by Kent Sterling
When you win National Championships like clockwork, demanding and irrational behavior is tolerated. Alabama suspended the block seating privileges of 20 student organizations Friday because they are prone to leave early during the regular blowouts in Tuscaloosa.
The scores of the five home games this season have been 35-10, 31-6, 25-0, 45-3, and 52-0 or an aggregate 188-19. To say the games lack drama is like saying McDonald’s hamburgers lack beef.
Coach Nick Saban’s quote to the Anniston Star about the fans is as strange as the policy that allowed Alabama officials to rescind the privileges, “My sense of it is, I always say the fans are a part of the team. Everybody else should have the same sort of commitment. You don’t have to do the work all week, you don’t have to practice, you don’t have to come in at 7 in the morning and leave at 11 at night, you don’t have to do any of that stuff. All you have to do is come to the game, drink beer, do whatever you want, party in the parking lot. I’ve never been at a tailgate in my life. All I’m asking is that you just come and have fun and stay for the whole game.”
I guess after outscoring his five home opponents by an average of almost 34 points, Saban can lose focus on the quality of play on the field, and allow his eyes and attention to wander to the empty seats during the fourth quarter.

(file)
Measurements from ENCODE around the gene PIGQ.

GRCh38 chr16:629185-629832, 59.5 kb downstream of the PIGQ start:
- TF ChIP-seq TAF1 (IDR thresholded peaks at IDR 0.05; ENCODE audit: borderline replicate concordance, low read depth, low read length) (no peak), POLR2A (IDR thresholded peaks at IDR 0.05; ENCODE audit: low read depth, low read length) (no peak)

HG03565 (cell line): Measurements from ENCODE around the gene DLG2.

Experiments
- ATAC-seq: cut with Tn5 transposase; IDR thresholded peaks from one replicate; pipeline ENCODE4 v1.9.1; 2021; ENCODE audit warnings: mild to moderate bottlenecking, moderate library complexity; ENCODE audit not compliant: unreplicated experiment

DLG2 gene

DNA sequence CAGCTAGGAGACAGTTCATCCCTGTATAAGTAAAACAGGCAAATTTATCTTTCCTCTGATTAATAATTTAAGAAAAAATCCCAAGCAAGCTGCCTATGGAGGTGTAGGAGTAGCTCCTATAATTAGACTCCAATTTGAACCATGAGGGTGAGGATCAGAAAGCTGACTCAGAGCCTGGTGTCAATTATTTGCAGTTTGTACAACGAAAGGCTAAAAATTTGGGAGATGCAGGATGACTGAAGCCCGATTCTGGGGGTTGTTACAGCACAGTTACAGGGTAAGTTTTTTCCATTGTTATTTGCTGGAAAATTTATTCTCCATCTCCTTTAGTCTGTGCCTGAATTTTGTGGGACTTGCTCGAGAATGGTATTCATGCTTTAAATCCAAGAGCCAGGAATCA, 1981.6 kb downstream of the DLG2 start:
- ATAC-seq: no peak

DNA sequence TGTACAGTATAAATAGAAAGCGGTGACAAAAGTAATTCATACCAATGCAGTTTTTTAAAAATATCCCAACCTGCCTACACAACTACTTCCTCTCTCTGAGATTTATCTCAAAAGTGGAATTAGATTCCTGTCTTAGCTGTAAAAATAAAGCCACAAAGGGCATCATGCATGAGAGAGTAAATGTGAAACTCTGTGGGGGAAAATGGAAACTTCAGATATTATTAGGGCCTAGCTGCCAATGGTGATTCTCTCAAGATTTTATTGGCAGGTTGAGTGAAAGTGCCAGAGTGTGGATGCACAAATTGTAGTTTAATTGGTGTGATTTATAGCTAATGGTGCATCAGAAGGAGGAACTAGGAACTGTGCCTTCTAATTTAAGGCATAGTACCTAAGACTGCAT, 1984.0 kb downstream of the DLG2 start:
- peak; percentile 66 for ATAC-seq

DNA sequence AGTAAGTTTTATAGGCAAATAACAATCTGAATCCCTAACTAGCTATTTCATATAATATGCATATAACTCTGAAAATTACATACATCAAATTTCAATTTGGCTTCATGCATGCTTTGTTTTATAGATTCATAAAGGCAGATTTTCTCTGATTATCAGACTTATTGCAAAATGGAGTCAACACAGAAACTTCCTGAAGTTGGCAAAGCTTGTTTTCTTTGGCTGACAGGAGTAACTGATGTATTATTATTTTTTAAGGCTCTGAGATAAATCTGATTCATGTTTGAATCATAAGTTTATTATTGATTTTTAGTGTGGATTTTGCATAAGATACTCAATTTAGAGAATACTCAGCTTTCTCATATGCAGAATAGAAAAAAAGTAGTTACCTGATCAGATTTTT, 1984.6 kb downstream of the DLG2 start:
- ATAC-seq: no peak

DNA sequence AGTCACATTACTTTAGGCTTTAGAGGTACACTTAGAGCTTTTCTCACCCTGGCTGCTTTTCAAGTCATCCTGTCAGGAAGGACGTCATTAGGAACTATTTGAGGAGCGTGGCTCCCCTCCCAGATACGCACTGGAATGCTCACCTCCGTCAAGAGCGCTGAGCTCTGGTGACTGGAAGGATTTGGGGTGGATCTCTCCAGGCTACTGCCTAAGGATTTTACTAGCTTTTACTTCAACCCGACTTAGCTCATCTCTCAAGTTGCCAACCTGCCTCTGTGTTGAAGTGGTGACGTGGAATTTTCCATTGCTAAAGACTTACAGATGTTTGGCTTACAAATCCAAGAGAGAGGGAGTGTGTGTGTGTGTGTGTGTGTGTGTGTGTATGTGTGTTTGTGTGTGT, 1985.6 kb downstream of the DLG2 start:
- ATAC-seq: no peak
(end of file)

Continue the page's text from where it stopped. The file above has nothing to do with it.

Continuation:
Saban didn’t bother to mention the part where the fans aren’t members of the team, that they pay for tickets to attend the game, and that they are actually customers. The tickets for students only cost $10 each, but the students are still the customers.
The old saying, a saying people don’t pay too much attention to anymore, is “the customer is always right.” At Bryant-Denny Stadium, not only is the customer not always right, they are penalized for having the temerity to exercise their free will long after the result of the game they have paid to witness has been decided.
There is a bar in the Broad Ripple neighborhood of Indianapolis called The Red Key, and the owner used to mandate that everyone in the bar sit, no one swears, and coat were hung properly on a coat rack. Russ Settle gave character to the bar with his strict rules, about which he was very serious.
Saban and the collective boobery mandate attendance at a football game as though it’s an Abnormal Psych class. They happily mimic Settle’s zealous need to control, but strip all of the fun and whimsy. There is nothing whimsical about false imprisonment.
If I were an Alabama fan, I would tell Saban to go pound salt, and I would tailgate and then repair to a bar or apartment to watch the games with friends, but I went to Indiana, and that was the obvious choice regardless of Lee Corso, Sam Wyche, or Bill Mallory’s feelings.